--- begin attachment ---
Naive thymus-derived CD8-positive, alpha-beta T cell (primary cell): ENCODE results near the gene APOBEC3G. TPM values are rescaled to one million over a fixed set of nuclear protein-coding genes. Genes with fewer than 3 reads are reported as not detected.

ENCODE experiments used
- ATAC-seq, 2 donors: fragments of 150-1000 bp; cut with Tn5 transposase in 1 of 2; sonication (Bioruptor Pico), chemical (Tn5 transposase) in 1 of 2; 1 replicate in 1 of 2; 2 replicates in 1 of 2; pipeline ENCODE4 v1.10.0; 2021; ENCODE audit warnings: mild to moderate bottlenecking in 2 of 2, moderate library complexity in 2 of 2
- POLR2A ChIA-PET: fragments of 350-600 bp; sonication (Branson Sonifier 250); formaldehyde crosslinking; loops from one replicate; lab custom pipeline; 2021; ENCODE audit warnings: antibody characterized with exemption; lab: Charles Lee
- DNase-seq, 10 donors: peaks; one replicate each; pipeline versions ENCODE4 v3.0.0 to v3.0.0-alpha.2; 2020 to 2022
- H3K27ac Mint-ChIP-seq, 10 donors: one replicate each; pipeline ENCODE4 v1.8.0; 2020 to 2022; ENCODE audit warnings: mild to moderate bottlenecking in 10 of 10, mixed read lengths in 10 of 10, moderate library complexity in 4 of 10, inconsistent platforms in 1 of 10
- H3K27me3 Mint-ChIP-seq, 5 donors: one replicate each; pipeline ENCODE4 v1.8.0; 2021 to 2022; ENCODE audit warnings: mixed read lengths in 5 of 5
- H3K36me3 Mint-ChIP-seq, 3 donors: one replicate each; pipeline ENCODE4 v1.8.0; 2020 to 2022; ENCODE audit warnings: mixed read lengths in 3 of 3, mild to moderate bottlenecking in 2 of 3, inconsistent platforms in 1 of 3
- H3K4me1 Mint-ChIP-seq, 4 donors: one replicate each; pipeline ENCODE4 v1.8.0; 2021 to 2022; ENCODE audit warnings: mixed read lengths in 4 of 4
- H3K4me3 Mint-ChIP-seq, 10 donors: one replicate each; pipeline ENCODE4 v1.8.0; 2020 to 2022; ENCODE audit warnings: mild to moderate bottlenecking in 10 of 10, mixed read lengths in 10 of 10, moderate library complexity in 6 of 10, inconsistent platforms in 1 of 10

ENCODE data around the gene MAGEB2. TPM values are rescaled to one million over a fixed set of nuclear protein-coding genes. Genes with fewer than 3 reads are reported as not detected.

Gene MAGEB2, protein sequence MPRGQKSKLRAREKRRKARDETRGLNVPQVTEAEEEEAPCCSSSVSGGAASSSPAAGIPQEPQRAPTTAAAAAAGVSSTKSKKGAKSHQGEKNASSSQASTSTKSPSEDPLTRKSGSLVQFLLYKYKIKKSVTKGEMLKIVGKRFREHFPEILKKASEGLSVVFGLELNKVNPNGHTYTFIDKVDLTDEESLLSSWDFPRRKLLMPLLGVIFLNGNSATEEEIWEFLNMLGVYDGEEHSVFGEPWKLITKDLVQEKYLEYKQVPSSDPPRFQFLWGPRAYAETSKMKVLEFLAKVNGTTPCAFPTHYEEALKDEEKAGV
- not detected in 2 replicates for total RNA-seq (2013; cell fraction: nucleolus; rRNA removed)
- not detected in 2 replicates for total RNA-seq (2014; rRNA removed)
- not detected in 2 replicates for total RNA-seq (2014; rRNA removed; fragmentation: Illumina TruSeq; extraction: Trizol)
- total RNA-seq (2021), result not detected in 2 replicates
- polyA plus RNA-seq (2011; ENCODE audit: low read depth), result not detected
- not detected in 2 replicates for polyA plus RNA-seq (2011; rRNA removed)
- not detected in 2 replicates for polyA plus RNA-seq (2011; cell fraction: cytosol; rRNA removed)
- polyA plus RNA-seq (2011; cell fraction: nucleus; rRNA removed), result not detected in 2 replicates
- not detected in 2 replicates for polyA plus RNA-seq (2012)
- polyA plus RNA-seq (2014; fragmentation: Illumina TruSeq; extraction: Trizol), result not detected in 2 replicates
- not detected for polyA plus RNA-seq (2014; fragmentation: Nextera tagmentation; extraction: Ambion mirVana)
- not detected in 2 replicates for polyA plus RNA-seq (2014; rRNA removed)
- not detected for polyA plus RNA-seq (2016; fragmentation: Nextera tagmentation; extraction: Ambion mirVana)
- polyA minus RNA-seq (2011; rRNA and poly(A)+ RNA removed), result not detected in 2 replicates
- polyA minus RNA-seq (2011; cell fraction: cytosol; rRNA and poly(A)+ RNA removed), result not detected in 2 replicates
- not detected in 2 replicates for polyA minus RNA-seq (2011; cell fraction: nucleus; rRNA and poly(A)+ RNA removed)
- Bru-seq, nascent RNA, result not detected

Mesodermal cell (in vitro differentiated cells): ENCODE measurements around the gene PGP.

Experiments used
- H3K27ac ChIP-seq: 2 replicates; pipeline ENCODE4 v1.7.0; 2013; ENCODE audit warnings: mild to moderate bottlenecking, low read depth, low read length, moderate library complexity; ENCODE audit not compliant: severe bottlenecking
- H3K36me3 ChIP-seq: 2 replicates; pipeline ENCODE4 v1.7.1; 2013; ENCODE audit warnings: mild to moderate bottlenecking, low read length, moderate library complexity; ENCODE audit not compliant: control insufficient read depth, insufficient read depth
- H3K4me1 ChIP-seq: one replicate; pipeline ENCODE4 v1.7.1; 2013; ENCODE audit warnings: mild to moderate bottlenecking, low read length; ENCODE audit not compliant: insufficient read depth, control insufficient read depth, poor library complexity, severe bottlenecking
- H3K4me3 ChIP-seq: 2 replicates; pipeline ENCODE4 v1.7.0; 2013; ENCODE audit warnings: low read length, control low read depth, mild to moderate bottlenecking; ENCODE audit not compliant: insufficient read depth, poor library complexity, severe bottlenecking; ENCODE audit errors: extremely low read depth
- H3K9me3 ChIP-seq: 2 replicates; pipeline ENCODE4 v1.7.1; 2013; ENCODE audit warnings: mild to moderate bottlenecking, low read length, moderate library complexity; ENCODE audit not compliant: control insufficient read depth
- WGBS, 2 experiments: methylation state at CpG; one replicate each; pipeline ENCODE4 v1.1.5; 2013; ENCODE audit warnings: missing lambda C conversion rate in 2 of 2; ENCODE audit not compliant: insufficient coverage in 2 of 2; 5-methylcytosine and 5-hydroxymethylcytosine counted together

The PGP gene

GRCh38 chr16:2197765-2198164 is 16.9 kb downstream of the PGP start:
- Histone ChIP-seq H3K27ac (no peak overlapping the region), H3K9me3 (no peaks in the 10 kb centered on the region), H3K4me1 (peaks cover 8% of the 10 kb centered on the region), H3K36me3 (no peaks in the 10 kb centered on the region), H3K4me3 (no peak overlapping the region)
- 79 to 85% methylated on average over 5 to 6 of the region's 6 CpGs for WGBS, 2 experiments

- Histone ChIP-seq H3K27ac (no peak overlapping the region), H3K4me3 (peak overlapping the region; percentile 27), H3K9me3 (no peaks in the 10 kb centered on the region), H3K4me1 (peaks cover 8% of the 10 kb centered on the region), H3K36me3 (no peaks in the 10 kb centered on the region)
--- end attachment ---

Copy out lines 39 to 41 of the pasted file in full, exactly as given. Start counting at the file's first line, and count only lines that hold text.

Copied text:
GRCh38 chr16:2197765-2198164 is 16.9 kb downstream of the PGP start:
- Histone ChIP-seq H3K27ac (no peak overlapping the region), H3K9me3 (no peaks in the 10 kb centered on the region), H3K4me1 (peaks cover 8% of the 10 kb centered on the region), H3K36me3 (no peaks in the 10 kb centered on the region), H3K4me3 (no peak overlapping the region)
- 79 to 85% methylated on average over 5 to 6 of the region's 6 CpGs for WGBS, 2 experiments